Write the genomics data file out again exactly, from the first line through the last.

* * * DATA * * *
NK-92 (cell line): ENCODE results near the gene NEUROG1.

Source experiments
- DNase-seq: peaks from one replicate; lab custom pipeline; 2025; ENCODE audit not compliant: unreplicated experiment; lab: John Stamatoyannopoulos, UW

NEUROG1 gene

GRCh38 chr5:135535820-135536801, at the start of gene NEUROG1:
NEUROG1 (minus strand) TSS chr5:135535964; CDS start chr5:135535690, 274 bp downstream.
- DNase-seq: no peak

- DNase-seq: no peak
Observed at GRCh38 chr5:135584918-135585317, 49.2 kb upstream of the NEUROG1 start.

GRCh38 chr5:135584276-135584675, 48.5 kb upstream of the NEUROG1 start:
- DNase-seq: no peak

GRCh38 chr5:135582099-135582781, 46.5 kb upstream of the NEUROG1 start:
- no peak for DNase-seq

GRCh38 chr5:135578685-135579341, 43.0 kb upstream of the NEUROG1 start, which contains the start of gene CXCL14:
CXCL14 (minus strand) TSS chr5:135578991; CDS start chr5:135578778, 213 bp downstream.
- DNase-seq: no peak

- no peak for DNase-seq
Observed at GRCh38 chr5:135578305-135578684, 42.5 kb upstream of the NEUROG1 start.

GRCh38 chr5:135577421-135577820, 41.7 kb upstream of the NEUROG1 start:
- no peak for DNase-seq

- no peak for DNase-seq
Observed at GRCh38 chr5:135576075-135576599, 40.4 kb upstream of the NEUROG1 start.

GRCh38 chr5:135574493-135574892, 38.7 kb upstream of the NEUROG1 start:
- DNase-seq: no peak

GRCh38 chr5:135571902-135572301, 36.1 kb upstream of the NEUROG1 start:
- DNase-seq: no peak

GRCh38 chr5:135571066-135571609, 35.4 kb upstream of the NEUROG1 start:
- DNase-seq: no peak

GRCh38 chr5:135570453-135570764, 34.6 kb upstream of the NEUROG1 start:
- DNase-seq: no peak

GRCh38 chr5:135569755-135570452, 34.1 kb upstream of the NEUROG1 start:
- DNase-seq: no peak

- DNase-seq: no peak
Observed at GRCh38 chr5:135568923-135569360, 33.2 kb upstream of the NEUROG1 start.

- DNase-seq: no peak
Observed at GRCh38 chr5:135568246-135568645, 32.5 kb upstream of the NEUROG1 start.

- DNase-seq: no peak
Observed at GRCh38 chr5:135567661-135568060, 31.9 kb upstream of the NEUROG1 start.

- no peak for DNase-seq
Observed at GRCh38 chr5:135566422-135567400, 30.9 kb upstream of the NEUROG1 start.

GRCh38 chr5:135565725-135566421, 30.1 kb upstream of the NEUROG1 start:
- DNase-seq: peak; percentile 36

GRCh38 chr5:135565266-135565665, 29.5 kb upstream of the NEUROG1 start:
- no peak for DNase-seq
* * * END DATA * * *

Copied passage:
NK-92 (cell line): ENCODE results near the gene NEUROG1.

Source experiments
- DNase-seq: peaks from one replicate; lab custom pipeline; 2025; ENCODE audit not compliant: unreplicated experiment; lab: John Stamatoyannopoulos, UW

NEUROG1 gene

GRCh38 chr5:135535820-135536801, at the start of gene NEUROG1:
NEUROG1 (minus strand) TSS chr5:135535964; CDS start chr5:135535690, 274 bp downstream.
- DNase-seq: no peak

- DNase-seq: no peak
Observed at GRCh38 chr5:135584918-135585317, 49.2 kb upstream of the NEUROG1 start.

GRCh38 chr5:135584276-135584675, 48.5 kb upstream of the NEUROG1 start:
- DNase-seq: no peak

GRCh38 chr5:135582099-135582781, 46.5 kb upstream of the NEUROG1 start:
- no peak for DNase-seq

GRCh38 chr5:135578685-135579341, 43.0 kb upstream of the NEUROG1 start, which contains the start of gene CXCL14:
CXCL14 (minus strand) TSS chr5:135578991; CDS start chr5:135578778, 213 bp downstream.
- DNase-seq: no peak

- no peak for DNase-seq
Observed at GRCh38 chr5:135578305-135578684, 42.5 kb upstream of the NEUROG1 start.

GRCh38 chr5:135577421-135577820, 41.7 kb upstream of the NEUROG1 start:
- no peak for DNase-seq

- no peak for DNase-seq
Observed at GRCh38 chr5:135576075-135576599, 40.4 kb upstream of the NEUROG1 start.

GRCh38 chr5:135574493-135574892, 38.7 kb upstream of the NEUROG1 start:
- DNase-seq: no peak

GRCh38 chr5:135571902-135572301, 36.1 kb upstream of the NEUROG1 start:
- DNase-seq: no peak

GRCh38 chr5:135571066-135571609, 35.4 kb upstream of the NEUROG1 start:
- DNase-seq: no peak

GRCh38 chr5:135570453-135570764, 34.6 kb upstream of the NEUROG1 start:
- DNase-seq: no peak

GRCh38 chr5:135569755-135570452, 34.1 kb upstream of the NEUROG1 start:
- DNase-seq: no peak

- DNase-seq: no peak
Observed at GRCh38 chr5:135568923-135569360, 33.2 kb upstream of the NEUROG1 start.

- DNase-seq: no peak
Observed at GRCh38 chr5:135568246-135568645, 32.5 kb upstream of the NEUROG1 start.

- DNase-seq: no peak
Observed at GRCh38 chr5:135567661-135568060, 31.9 kb upstream of the NEUROG1 start.

- no peak for DNase-seq
Observed at GRCh38 chr5:135566422-135567400, 30.9 kb upstream of the NEUROG1 start.

GRCh38 chr5:135565725-135566421, 30.1 kb upstream of the NEUROG1 start:
- DNase-seq: peak; percentile 36

GRCh38 chr5:135565266-135565665, 29.5 kb upstream of the NEUROG1 start:
- no peak for DNase-seq